#WealthofTweets: Book 1.8

labor markets slavery teach adam smith east india company #wealthoftweets #smithtweets mystery of poverty read the wealth of nations labor and wages demand for labor child labor slaveowners

Of the Wages of Labor

Sarah Skwire and Janet Bufton for @AdamSmithWorks

11 Jan • 23 tweets • adamsmithworks/status/1348641050525655041

Good morning, Smithketeers! Time for Book One, Chapter 8 of # AdamSmith's #WealthOfNations. Today, we're talking wages. Not that they're a topic with any contemporary relevance, or anything. #WealthOfTweets #SmithTweets

The things we make by working are the natural wage of our labor. Which is great if SmithTweeters want to get paid in SmithTweets. (I.viii.1) #WeDont #TweetsWontBuyHousesByTheSea #WealthOfTweets #SmithTweets

It’s a state of nature story, like Locke or Hobbes or Rousseau, but Smith’s state of nature is defined by the product of each person’s labor belonging to that person. Sounds great, but again, we don’t want to get paid in SmithTweets. (I.viii.2) #WealthOfTweets #SmithTweets

And it couldn’t last anyway, once we had property and land ownership. Once you have landlords who rent out their land, that whole state of nature arrangement ends. You have to pay rent. (I.viii.5–6) #WealthOfTweets #SmithTweets

Smith doesn’t see this as good or bad. It’s just the truth of the situation, with very few exceptions. But he DOES see the problems when masters combine against labor. (I.viii.9–13) #WealthOfTweets #SmithTweets

He definitely seems to have a sense that there’s a level below which wages cannot fall, because workers won’t accept them. (I.viii.15) #WealthOfTweets #SmithTweets

The calculations Smith does here, on child mortality and the need to raise children and support a family, are a grim reminder of how the good old days aren’t. (I.viii.15) #WealthOfTweets #SmithTweets

It’s the increase in national wealth that drives the demand for labor. That means that rapidly growing nations (like those American colonies) have a huge demand for labor and high wages. Stagnant nations do not. (I.viii.21–24 #WealthOfTweets #SmithTweets

Smith, throwin’ a little shade at the East India Co., and not for the last time. Wait'll we get to Book 4. They'll need burn cream. (I.viii.26) #WealthOfTweets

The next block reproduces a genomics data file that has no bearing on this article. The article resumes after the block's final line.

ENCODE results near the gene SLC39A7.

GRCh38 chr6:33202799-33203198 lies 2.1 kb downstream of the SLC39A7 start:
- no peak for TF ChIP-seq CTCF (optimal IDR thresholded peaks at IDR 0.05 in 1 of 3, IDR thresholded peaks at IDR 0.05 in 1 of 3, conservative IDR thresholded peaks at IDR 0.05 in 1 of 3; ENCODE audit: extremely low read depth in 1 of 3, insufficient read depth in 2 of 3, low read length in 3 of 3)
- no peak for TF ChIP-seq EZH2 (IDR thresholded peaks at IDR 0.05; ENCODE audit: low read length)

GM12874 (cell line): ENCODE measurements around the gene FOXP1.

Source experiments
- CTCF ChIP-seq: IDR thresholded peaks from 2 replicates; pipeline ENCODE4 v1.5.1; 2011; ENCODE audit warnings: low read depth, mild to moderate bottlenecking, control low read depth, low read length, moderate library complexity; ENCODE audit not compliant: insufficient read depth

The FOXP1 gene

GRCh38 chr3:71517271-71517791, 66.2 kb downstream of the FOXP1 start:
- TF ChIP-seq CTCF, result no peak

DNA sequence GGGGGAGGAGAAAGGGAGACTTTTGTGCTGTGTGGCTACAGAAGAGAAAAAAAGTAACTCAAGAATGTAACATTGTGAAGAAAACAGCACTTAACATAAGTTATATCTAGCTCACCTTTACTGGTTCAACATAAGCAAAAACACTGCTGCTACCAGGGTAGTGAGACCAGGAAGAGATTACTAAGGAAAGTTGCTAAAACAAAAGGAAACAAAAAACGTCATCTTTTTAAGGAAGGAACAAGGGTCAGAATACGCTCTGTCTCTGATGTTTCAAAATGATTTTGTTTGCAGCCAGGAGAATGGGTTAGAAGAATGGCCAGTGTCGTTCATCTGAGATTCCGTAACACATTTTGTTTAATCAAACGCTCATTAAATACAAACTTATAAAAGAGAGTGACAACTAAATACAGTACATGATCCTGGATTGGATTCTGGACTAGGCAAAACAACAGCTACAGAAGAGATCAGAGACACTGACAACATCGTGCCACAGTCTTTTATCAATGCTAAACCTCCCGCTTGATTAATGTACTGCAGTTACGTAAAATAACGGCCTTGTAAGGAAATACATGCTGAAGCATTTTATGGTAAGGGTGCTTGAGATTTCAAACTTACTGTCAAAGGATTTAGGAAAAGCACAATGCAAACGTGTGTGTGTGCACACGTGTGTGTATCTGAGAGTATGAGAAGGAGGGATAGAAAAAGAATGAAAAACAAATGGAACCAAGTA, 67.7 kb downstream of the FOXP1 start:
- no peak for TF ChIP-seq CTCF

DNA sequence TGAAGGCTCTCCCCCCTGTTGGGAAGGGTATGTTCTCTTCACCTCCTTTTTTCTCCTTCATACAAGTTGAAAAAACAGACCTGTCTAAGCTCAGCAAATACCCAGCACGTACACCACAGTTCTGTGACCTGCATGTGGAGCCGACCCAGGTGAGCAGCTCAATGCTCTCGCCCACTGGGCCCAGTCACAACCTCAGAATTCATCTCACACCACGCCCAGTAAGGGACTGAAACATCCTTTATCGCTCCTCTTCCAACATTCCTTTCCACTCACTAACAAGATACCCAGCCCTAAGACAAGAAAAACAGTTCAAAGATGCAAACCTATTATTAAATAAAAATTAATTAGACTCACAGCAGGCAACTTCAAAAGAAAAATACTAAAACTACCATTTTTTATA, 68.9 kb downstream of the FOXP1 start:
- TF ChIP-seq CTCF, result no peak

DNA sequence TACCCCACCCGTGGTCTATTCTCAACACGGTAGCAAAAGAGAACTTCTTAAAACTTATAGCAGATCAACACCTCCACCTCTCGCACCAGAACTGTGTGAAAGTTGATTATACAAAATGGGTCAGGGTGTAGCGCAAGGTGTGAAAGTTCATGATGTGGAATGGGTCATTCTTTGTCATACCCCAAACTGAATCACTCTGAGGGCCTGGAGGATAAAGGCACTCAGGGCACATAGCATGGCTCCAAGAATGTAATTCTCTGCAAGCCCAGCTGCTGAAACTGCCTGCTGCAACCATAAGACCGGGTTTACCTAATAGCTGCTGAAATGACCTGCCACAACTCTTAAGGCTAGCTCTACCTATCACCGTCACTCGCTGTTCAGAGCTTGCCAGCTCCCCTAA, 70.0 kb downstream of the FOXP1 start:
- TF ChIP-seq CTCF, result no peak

Governance matters. The British constitution in the UK and North America had allowed the poor to better their condition, but East India Co. governance led to stagnation, impoverishment, and even starvation. (I.viii.26–27) # WealthOfTweets # SmithTweets

People don’t like to relocate for $$ if they can manage where they are. Smith thinks that means the laboring poor of England are content. We wonder if he’s thought about the costs of moving? He probably has because he’s Smith but still. (I.viii.31)#WealthOfTweets #SmithTweets

Smith doesn’t really like oatmeal. Like, at all. (I.viii.33) #WealthOfTweets #SmithTweets


Have you noticed Smith always assumes children will work? This isn’t because he’s “in favor” of child labor. It’s because that’s just how it was for most of human history. If you could work, you did. Didn’t matter how old you were. (I.viii.34) #WealthOfTweets #SmithTweets

Poverty is always with us, but that doesn’t mean we have to be resigned to it. No nation can flourish if most of its people are poor. (I.viii.36) #WealthOfTweets

(Okay, Smith’s theory on childbirth is weird to modern ears. Wealthy women are more often barren than poor women? Seems unlikely, but it’s the governing theory of the time. We could discuss at great length, but will spare you.) (I.viii.37) #WealthOfTweets #SmithTweets

Again, Smith on child mortality. These numbers can break your heart. He's making a moral argument for the importance of the market. (I.viii.38) #WealthOfTweets #SmithTweets

Smith on slavery. We’re going to point you to Jack Weinstein here and note that Smith assumes that slaves are owned by negligent & careless people. He is NOT a fan of slavery or slaveholders. (I.viii.41) #WealthOfTweets #SmithTweets

Unlike slavery, good wages produce hard work and happy people. Smith is a fan of good wages. And so are we! (I.viii.44) #WealthOfTweets #SmithTweets

Piecework is bad because it encourages workers to overwork themselves. Good thing we aren't paid by the tweet! (I.viii.44) #WealthOfTweets #SmithTweets

It’s wrong to assume that low wages inspire hard work and high wages inspire laziness. Why would anyone say so? Masters find "humble and dependent" workers easier to handle, so masters claim that low wages are good for industry. (I.viii.45–50) #WealthOfTweets #SmithTweets

In reality, though, low wages produce sick and dispirited workers. High wages produce healthy and productive ones. We know which we think is better for everyone! (I.viii.45–50) #WealthOfTweets #SmithTweets

The higher the wages, the more workers want to work, the more scope for the division of labor. And we know what that means…everyone gets richer! (I.viii.57) #Yay #WealthOfTweets #SmithTweets

See Also: The AdamSmithWorks Reading Guide for this chapter.